The Distributed Common Ground System–Marine Corps (DCGS-MC) integrates intelligence, surveillance, and reconnaissance (ISR) processing and exploitation capabilities into a single, net-centric environment. DCGS-MC supports intelligence analysts across the Marine Force by making ISR data more visible, accessible, and understandable. The DCGS Integration Backbone (DIB) serves as the basis for interoperability between the various services’ DCGS programs.
- Analysts are overwhelmed by data
- Multitudes of unstructured documents that are not readily searchable
- Hard to expose DCGS-MC data to other DIBs
- Duplication of analysis and reports instead of collaboration
Modus Operandi (MO) developed a system that allows Marine Corps intelligence analysts to rapidly search large
amounts of unstructured data, find critical patterns, and other essential elements of information and share their
work with other analysts. The MO developed system is based on a semantic wiki that makes data more visible, accessible, and understandable. The wiki supports a collaborative environment and avoids much duplication of effort yet aiding individual efforts. Adding semantic capabilities to the basic wiki provides finer grained, more accurate searches, as well as providing the capability to automatically generate pages and some page content. MO coupled the semantic wiki capabilities with text analytics to address the problem of integrating relevant information from unstructured documents. MO’s text analytics: 1) identifies events of interest to analysts such as IED events, observation events (sighting of a high value individual or HVI), and travel events (movement of an HVI from one location to another), 2) transforms them into Resource Description Framework (RDF) “triples”, and 3) persists the RDF in a triple store that supports advanced queries. Analysts can automatically create pages for these events by importing them into the semantic wiki from the triple store. Collectively these analytic tools combined in the semantic wiki expose DCGS-MC data to DIB searches without the need to manually create metadata cards (a means to identify data) and insert them into a DIB metadata catalog (MDC).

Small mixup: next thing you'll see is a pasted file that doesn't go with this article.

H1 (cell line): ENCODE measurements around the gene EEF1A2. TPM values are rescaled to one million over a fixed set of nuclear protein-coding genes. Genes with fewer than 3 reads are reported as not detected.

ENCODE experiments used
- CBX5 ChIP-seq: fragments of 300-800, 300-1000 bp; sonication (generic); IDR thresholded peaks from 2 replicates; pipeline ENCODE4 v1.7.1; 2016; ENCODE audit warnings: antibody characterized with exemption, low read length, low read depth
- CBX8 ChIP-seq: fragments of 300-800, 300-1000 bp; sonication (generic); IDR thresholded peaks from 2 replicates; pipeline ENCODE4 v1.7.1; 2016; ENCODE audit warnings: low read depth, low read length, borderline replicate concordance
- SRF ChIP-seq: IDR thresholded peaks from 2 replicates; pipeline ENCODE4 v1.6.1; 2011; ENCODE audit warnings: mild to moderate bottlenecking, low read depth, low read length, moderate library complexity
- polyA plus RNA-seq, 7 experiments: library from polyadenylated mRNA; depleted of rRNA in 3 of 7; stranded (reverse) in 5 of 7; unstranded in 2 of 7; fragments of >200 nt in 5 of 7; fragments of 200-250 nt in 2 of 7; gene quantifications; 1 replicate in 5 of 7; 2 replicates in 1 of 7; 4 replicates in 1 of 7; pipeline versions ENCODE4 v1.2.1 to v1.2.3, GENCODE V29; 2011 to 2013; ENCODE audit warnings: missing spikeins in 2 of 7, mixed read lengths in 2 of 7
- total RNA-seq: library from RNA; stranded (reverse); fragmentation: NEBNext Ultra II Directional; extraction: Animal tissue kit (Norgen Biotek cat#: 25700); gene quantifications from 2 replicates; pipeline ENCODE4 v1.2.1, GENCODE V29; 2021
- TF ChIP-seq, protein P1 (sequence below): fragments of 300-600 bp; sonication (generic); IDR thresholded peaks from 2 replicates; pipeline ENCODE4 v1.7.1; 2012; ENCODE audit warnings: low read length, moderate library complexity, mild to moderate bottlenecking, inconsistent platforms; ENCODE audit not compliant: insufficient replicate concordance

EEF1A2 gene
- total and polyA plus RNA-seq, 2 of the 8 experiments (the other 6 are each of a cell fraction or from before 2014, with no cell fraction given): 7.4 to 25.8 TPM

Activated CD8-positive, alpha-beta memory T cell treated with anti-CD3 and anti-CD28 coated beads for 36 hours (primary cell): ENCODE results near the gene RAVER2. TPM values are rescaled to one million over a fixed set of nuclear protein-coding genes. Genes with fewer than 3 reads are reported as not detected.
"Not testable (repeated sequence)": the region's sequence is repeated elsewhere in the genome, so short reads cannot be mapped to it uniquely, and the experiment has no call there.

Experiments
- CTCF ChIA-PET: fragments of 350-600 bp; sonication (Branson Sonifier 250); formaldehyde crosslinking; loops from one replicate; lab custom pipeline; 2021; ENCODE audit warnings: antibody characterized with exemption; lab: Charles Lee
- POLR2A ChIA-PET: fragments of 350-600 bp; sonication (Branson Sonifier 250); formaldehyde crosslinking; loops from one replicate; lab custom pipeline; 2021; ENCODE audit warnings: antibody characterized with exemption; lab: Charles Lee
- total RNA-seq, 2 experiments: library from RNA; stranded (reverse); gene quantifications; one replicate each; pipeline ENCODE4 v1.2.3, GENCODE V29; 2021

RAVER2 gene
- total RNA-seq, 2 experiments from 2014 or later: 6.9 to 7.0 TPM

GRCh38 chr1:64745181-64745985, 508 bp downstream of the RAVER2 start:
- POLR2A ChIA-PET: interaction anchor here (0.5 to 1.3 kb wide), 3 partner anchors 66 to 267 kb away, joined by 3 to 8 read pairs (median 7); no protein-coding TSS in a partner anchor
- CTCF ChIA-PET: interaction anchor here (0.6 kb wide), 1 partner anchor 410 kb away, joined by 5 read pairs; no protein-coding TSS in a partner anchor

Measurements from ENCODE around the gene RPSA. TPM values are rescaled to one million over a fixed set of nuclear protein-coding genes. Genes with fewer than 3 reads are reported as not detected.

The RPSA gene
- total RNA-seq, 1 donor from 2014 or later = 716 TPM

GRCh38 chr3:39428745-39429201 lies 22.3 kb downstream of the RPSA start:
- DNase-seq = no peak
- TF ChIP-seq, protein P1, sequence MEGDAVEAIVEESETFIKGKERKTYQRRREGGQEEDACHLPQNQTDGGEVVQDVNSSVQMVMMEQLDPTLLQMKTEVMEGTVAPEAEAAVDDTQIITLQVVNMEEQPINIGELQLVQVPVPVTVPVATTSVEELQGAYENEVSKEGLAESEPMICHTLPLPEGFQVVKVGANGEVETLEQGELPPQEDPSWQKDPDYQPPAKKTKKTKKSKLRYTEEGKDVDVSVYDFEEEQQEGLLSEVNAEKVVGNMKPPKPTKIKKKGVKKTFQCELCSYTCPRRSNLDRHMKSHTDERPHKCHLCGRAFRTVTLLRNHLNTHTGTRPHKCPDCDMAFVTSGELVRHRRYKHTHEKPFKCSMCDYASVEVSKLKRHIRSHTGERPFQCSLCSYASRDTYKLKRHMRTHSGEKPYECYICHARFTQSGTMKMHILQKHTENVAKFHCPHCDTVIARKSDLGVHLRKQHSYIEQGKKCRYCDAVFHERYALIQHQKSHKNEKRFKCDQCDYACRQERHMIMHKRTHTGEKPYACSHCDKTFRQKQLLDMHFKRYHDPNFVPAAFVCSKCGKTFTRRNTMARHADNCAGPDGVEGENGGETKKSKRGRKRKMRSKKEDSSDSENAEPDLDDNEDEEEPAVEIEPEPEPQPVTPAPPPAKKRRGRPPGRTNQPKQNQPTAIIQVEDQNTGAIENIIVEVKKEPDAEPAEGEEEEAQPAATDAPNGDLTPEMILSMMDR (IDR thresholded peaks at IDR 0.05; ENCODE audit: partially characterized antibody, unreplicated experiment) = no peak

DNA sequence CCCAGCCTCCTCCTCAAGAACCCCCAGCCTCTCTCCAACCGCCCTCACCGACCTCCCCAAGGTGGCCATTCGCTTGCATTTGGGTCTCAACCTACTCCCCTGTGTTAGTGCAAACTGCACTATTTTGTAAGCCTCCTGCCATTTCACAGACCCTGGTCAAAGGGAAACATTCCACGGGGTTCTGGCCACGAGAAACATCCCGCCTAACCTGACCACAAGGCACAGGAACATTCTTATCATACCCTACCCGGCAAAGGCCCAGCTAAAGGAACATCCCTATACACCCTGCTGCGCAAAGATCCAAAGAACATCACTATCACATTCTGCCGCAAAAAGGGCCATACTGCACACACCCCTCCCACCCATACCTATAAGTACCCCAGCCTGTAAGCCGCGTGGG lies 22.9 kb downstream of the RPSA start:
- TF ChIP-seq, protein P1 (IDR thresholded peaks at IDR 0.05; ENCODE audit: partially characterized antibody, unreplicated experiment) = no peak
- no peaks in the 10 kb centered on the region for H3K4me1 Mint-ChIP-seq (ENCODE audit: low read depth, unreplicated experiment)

- Reduction of analysts’ workload through automatic extraction of key events
- Semantic searches provide more accurate and finer-grained results
- Closer collaboration between analysts
- Improved situational awareness
- Less training required for users familiar with wikis
- Reduction of duplicate analyses and intelligence products